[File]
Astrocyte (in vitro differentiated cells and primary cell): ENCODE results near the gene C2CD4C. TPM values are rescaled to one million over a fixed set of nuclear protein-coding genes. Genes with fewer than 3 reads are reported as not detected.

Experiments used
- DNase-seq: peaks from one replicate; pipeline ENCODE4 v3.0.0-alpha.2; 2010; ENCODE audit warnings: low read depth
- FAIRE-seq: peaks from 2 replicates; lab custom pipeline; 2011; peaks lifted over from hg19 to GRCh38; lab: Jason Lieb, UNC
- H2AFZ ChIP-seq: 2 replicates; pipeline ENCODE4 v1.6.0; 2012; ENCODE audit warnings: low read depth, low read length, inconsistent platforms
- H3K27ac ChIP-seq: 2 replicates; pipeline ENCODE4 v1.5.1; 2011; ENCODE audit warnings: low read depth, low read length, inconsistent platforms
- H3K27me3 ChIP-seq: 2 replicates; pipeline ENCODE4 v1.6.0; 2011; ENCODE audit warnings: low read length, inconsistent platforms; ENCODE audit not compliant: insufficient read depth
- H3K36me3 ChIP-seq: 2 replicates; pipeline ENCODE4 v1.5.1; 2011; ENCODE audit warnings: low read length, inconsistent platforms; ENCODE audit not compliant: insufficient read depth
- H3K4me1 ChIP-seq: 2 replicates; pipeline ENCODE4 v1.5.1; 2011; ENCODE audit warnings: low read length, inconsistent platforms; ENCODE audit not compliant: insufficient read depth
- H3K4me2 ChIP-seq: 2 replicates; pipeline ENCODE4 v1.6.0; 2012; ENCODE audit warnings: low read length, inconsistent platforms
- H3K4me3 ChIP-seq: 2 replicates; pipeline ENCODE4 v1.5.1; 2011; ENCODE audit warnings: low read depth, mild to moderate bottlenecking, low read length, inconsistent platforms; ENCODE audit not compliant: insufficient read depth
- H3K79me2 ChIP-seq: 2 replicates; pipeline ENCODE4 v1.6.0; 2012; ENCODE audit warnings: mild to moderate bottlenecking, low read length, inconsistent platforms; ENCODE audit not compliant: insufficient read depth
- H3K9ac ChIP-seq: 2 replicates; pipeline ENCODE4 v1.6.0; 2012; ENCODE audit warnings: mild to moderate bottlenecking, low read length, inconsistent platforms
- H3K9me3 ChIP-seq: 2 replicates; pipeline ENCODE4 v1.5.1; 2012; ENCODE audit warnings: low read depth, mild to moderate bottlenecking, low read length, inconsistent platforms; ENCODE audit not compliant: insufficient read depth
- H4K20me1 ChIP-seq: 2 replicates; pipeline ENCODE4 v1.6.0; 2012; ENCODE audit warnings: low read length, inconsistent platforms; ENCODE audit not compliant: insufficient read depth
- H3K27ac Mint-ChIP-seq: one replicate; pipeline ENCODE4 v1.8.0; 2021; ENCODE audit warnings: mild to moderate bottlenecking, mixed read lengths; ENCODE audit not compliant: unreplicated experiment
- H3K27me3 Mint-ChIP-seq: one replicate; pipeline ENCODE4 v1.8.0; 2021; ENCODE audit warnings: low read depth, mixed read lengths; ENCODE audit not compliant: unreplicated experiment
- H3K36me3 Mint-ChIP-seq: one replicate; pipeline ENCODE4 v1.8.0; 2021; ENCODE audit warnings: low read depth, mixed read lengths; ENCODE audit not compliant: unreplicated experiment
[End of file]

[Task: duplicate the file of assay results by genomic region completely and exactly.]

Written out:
Astrocyte (in vitro differentiated cells and primary cell): ENCODE results near the gene C2CD4C. TPM values are rescaled to one million over a fixed set of nuclear protein-coding genes. Genes with fewer than 3 reads are reported as not detected.

Experiments used
- DNase-seq: peaks from one replicate; pipeline ENCODE4 v3.0.0-alpha.2; 2010; ENCODE audit warnings: low read depth
- FAIRE-seq: peaks from 2 replicates; lab custom pipeline; 2011; peaks lifted over from hg19 to GRCh38; lab: Jason Lieb, UNC
- H2AFZ ChIP-seq: 2 replicates; pipeline ENCODE4 v1.6.0; 2012; ENCODE audit warnings: low read depth, low read length, inconsistent platforms
- H3K27ac ChIP-seq: 2 replicates; pipeline ENCODE4 v1.5.1; 2011; ENCODE audit warnings: low read depth, low read length, inconsistent platforms
- H3K27me3 ChIP-seq: 2 replicates; pipeline ENCODE4 v1.6.0; 2011; ENCODE audit warnings: low read length, inconsistent platforms; ENCODE audit not compliant: insufficient read depth
- H3K36me3 ChIP-seq: 2 replicates; pipeline ENCODE4 v1.5.1; 2011; ENCODE audit warnings: low read length, inconsistent platforms; ENCODE audit not compliant: insufficient read depth
- H3K4me1 ChIP-seq: 2 replicates; pipeline ENCODE4 v1.5.1; 2011; ENCODE audit warnings: low read length, inconsistent platforms; ENCODE audit not compliant: insufficient read depth
- H3K4me2 ChIP-seq: 2 replicates; pipeline ENCODE4 v1.6.0; 2012; ENCODE audit warnings: low read length, inconsistent platforms
- H3K4me3 ChIP-seq: 2 replicates; pipeline ENCODE4 v1.5.1; 2011; ENCODE audit warnings: low read depth, mild to moderate bottlenecking, low read length, inconsistent platforms; ENCODE audit not compliant: insufficient read depth
- H3K79me2 ChIP-seq: 2 replicates; pipeline ENCODE4 v1.6.0; 2012; ENCODE audit warnings: mild to moderate bottlenecking, low read length, inconsistent platforms; ENCODE audit not compliant: insufficient read depth
- H3K9ac ChIP-seq: 2 replicates; pipeline ENCODE4 v1.6.0; 2012; ENCODE audit warnings: mild to moderate bottlenecking, low read length, inconsistent platforms
- H3K9me3 ChIP-seq: 2 replicates; pipeline ENCODE4 v1.5.1; 2012; ENCODE audit warnings: low read depth, mild to moderate bottlenecking, low read length, inconsistent platforms; ENCODE audit not compliant: insufficient read depth
- H4K20me1 ChIP-seq: 2 replicates; pipeline ENCODE4 v1.6.0; 2012; ENCODE audit warnings: low read length, inconsistent platforms; ENCODE audit not compliant: insufficient read depth
- H3K27ac Mint-ChIP-seq: one replicate; pipeline ENCODE4 v1.8.0; 2021; ENCODE audit warnings: mild to moderate bottlenecking, mixed read lengths; ENCODE audit not compliant: unreplicated experiment
- H3K27me3 Mint-ChIP-seq: one replicate; pipeline ENCODE4 v1.8.0; 2021; ENCODE audit warnings: low read depth, mixed read lengths; ENCODE audit not compliant: unreplicated experiment
- H3K36me3 Mint-ChIP-seq: one replicate; pipeline ENCODE4 v1.8.0; 2021; ENCODE audit warnings: low read depth, mixed read lengths; ENCODE audit not compliant: unreplicated experiment